What color is it?: Orange to red to yellow to anything in between as you see above.
What is the story behind this gemstone?: These are very, very rare pearls. Unlike their Japanese akoya cultured pearl counterparts, conch pearls are all natural. And it takes about 10,000 Queen Conchs to find one conch pearl. And only about 1 in 100 of those are gem quality as the one you see above. They are known by the flame structure that you see in the second photo. And they are very, very rare. And one more note: Key West, Florida is known as the Conch Republic. And if you go there be sure to pronounce the name like “conk” and not “conch.” Not a bar in town will serve you if you don’t say it right.
Can I wear it everyday?: Yes, but with care. They are like any other natural pearl you might own that is extremely rare, very expensive, and would be impossible to replace with one just like it if you wanted to. So use your own judgment.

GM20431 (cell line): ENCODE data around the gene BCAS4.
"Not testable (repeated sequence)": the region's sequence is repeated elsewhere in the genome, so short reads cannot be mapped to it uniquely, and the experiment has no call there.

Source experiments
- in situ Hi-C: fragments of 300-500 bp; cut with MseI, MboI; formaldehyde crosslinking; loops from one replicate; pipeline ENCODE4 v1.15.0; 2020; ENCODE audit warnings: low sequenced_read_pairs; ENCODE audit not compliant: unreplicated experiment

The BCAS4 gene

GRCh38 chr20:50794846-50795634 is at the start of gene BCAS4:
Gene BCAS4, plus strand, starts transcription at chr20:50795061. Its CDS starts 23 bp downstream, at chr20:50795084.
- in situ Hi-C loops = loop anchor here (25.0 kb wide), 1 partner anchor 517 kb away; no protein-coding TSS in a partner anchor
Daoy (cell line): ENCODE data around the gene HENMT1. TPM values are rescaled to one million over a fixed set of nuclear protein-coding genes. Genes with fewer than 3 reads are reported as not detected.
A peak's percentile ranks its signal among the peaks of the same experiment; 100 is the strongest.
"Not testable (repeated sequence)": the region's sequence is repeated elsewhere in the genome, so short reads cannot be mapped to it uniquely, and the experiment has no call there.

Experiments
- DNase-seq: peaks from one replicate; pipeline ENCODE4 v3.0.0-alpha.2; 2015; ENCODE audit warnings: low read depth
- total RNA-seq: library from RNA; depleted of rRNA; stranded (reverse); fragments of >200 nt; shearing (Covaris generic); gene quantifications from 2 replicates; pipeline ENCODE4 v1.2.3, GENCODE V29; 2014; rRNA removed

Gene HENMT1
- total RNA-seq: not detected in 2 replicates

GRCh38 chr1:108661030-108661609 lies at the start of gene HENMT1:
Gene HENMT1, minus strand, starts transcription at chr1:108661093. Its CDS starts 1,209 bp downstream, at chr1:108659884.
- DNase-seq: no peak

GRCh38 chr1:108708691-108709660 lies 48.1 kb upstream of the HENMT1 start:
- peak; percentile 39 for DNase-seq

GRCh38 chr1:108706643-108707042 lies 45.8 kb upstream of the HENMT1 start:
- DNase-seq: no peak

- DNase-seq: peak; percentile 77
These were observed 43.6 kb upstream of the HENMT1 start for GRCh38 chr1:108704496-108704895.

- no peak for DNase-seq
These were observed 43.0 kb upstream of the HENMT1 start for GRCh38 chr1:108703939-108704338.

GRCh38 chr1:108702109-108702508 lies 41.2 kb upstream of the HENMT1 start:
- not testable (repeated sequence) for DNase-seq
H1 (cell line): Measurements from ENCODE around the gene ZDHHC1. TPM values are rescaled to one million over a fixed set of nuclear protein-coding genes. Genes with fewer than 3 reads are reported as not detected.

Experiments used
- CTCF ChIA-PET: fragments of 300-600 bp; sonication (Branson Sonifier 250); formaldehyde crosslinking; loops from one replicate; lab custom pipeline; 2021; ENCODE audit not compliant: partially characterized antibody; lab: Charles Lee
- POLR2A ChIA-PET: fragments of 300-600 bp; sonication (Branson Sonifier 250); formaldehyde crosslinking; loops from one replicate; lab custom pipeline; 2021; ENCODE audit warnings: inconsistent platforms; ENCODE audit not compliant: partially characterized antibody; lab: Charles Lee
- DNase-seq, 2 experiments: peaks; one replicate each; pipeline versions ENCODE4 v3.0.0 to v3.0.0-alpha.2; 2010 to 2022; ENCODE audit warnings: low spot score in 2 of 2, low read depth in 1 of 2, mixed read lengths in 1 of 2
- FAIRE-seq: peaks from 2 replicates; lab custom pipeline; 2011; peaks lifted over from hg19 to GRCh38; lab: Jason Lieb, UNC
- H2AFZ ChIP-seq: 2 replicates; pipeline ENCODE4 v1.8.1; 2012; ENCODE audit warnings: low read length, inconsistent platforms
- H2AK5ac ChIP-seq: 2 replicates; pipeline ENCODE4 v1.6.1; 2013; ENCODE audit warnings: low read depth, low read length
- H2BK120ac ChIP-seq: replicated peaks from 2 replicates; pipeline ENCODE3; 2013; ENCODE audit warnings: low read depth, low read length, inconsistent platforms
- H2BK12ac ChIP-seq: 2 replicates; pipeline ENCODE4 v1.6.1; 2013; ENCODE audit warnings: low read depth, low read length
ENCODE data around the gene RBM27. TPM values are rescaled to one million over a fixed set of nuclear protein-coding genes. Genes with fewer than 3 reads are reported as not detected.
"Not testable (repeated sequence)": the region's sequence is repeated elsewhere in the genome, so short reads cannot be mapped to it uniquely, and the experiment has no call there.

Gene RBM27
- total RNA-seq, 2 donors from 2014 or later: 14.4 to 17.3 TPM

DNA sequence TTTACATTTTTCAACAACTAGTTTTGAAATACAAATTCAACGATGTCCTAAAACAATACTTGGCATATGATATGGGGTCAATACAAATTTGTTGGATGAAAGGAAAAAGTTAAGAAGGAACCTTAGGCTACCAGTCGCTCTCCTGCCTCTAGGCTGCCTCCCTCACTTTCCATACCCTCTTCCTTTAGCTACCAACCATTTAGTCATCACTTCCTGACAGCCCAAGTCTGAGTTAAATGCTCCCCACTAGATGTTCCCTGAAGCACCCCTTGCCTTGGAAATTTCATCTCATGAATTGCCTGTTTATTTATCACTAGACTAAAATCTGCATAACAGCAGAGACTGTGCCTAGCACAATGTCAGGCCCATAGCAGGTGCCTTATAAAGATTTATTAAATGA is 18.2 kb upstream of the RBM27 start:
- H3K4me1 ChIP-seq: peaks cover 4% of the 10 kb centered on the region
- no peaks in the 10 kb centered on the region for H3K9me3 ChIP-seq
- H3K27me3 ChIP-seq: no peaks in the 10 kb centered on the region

Is it expensive?: Yes. Consider the numbers of Queen Conchs that have to get made into conch chowder to get even one gem quality pearl. Expect to pay dearly for a nice conch pearl of any size. And if you ever find a matched set for earrings they will be even more expensive.
Is it a birthstone?: No.
What do I need to know before going shopping?: First, don’t expect to find these pearls in the local Zales Jewelers in Racine, WI. They probably won’t know what you are talking about (unless you turn them on to YourGemologist.com) There are only two places that I can tell you to find conch pearls: Key West and the Caribbean. And always look for the flame structure as outlined above. This is classic and diagnostic for conch pearls and will be the only gem on earth to show this effect.
Source: Queen Conch living in Florida Straits, Bahamian and Caribbean Seas.
Chemical: Concretion of conchiolin
Crystal System: None
Unusual Properties: Flame structure shown above